He spent his entire life in intense pain from EB, yet still managed to carry positive attitude that will never be forgotten by those his story touched.


Below, two videos on Jonathan.

Continue Reading »

Filed in: Hockey Related Stories, | KK Hockey | Permalink
  Tags: jonathan+pitre

The Wrong Choice By The Hockey Hall Of Fame

from Damien Cox of the Toronto Star,

At a time when diversity matters, and when the #MeToo movement is bringing more attention to the treatment of women, specifically women in the workplace, the hall of fame was handed a golden opportunity this week to demonstrate it has its ear to the ground and understands the changing culture around it....

Scotty Bowman, one of the greatest coaches in NHL history, ended his 15-year tenure on the hall’s 19-member selection committee on Dec. 31. This was a tremendous chance for the hall, led by chairman Lanny McDonald, to change the mix of the committee, to add a new and different kind of voice.

A woman. A person of colour. Someone to reflect the changing demographics of this great sport, to broaden the hall’s appeal and send a strong message that the game welcomes everyone, and includes everyone at the highest levels....

So what did the hall do with its opportunity to make a powerful statement on diversity with the opening made available by Bowman’s departure? It announced on Tuesday that high-profile broadcaster Pierre McGuire, 56, would take the legendary coach’s place on the selection committee.

Another older, white male.

Let’s be clear. This is not McGuire’s fault.


Filed in: Hockey Related Stories, | KK Hockey | Permalink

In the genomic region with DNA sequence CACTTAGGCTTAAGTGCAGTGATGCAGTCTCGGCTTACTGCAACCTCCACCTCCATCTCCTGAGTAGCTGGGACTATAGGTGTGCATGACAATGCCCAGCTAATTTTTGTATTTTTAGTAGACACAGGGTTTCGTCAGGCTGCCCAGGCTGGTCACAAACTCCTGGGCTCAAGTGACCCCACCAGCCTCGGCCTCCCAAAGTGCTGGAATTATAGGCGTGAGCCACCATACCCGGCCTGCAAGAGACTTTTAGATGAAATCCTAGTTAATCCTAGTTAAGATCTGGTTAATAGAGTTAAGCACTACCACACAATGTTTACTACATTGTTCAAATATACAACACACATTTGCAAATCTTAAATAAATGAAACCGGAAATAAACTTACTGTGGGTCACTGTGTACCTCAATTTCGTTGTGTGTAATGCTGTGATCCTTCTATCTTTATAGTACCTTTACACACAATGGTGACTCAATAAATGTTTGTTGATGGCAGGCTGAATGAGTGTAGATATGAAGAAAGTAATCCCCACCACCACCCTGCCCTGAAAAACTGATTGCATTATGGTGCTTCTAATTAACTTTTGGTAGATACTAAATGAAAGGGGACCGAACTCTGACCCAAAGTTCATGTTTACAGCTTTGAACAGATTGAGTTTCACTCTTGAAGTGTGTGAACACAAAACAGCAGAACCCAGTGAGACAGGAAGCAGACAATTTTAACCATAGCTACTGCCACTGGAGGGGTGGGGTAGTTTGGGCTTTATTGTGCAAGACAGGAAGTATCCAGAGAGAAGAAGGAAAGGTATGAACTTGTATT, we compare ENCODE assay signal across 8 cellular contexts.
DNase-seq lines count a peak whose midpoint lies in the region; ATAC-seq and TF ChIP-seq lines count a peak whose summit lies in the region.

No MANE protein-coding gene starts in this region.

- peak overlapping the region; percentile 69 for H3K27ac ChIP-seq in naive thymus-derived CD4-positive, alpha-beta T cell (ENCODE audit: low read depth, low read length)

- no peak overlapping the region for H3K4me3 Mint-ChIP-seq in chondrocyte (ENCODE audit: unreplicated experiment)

No Crap

from Flora Carr of TIME,

An ex-NHL owner is in a rather sticky situation.

Tom Golisano, a billionaire and former owner of the Buffalo Sabres, is refusing to pay his local taxes, after taking a stand over the amount of goose poo left on the lawn of his upstate New York property.

Golisano, 76, is refusing to pay the $90,000 he owes until local officials deal with the problem at his summer home on Canandaigua Lake, South Bristol.


Filed in: NHL Teams, Buffalo Sabres, Hockey Related Stories, | KK Hockey | Permalink
  Tags: tom+golisano

Todd Bertuzzi On His Mental Struggles

from Megan Stewart at Sportsnet,

Todd Bertuzzi was sitting with teammates in a popular Vancouver restaurant mere minutes before he passed out in a hotel lobby.

“I remember sitting at the Cactus Club and, all of a sudden, I started getting the sweats really, really bad. All of a sudden, my heart started going like crazy and I wasn’t sure what was going on. I kind of got scared,” he said today about his final playing days in 2013-14.

He’d managed to call his trainers for help. And then medical staff from the Vancouver Canucks came to the aid of the visiting Detroit Red Wings winger. It was the veteran power forward’s last season in the NHL on what would be his last trip as an active skater to the city where he’d played eight seasons and also where he’d faced criminal charges for a violent on-ice incident 10 seasons earlier.


Filed in: Hockey Related Stories, | KK Hockey | Permalink

Paul Ranger’s Personal Story

via TSN,

In 2009, Lightning defenceman Paul Ranger vanished from the NHL. The reason for his departure was a mystery. Darren Dreger sits down with Paul in this revealing and deeply personal TSN Original.

Watch at TSN and well worth the 14 minutes you will spend watching.

Filed in: NHL Teams, Hockey Related Stories, | KK Hockey | Permalink
  Tags: paul+ranger

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About Kukla's Korner Hockey

Paul Kukla founded Kukla’s Korner in 2005 and the site has since become the must-read site on the ‘net for all the latest happenings around the NHL.

From breaking news to in-depth stories around the league, KK Hockey is updated with fresh stories all day long and will bring you the latest news as quickly as possible.

Email Paul anytime at pk@kuklaskorner.com